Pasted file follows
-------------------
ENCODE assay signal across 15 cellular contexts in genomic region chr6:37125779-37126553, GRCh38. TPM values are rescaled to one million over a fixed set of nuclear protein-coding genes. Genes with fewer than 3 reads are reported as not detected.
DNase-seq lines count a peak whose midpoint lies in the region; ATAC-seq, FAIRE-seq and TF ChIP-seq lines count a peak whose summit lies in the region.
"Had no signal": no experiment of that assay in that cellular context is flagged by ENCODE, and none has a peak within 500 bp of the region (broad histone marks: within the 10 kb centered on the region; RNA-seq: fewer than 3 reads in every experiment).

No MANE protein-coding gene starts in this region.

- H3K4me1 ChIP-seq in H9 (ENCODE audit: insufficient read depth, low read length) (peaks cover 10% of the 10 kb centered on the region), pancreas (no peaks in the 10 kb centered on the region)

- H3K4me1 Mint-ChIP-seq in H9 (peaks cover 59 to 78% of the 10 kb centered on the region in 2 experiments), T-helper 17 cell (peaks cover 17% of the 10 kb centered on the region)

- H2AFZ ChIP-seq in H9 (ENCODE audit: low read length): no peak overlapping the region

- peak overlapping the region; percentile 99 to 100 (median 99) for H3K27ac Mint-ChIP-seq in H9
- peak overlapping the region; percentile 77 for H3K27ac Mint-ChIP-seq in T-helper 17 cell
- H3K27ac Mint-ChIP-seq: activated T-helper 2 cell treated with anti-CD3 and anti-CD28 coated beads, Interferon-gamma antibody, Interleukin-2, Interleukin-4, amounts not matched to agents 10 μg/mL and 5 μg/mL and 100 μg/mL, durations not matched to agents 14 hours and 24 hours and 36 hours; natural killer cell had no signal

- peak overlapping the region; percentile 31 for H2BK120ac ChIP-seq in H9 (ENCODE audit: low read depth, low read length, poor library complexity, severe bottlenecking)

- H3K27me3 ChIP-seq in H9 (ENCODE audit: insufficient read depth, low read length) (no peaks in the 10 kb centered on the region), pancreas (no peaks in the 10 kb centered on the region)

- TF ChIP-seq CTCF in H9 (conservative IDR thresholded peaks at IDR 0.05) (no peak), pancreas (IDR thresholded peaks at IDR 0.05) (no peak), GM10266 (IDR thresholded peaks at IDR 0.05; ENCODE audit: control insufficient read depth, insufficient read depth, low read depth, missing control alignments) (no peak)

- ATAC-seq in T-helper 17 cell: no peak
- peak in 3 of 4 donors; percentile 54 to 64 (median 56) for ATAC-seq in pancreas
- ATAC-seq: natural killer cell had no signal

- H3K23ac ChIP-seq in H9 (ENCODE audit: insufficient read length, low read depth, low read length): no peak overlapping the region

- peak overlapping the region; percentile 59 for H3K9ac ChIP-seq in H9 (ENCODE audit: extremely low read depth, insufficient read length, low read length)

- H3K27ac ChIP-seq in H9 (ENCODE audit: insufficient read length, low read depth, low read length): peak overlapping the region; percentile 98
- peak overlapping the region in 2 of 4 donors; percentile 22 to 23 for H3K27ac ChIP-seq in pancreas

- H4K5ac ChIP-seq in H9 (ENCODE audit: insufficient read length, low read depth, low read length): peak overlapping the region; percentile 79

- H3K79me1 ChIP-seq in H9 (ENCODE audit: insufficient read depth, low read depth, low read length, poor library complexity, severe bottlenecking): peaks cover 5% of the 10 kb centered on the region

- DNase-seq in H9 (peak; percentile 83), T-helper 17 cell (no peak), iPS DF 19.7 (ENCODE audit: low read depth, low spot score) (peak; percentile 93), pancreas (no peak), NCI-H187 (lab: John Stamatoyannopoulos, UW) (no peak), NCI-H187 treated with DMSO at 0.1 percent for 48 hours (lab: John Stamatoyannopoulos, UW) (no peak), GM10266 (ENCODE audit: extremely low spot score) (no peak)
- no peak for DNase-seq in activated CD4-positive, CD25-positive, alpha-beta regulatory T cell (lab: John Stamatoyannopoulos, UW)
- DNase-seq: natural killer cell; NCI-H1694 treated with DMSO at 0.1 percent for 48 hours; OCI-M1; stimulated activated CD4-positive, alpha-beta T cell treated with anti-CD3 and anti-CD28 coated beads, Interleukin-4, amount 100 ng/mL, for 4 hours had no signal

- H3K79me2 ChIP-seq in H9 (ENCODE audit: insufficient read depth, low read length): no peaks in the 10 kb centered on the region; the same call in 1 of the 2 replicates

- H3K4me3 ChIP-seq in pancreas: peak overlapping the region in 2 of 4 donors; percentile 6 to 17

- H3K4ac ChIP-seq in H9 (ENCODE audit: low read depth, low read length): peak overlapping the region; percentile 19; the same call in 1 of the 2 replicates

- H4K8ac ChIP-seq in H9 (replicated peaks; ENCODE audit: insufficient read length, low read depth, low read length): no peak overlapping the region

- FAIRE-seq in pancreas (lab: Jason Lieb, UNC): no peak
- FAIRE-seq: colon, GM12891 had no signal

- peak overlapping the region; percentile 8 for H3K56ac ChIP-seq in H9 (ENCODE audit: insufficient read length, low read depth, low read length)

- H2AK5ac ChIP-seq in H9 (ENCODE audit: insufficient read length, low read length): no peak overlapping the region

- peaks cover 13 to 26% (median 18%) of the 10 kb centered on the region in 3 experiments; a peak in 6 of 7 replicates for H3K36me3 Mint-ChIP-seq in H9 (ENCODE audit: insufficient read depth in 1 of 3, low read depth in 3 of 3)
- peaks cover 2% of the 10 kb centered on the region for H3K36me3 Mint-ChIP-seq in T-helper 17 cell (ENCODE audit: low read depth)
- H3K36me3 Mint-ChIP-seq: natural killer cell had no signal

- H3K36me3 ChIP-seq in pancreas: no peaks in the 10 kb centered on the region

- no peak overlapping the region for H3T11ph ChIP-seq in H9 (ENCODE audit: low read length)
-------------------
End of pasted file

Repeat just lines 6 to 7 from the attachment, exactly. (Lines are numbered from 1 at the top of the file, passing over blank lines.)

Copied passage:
- H3K4me1 Mint-ChIP-seq in H9 (peaks cover 59 to 78% of the 10 kb centered on the region in 2 experiments), T-helper 17 cell (peaks cover 17% of the 10 kb centered on the region)

- H2AFZ ChIP-seq in H9 (ENCODE audit: low read length): no peak overlapping the region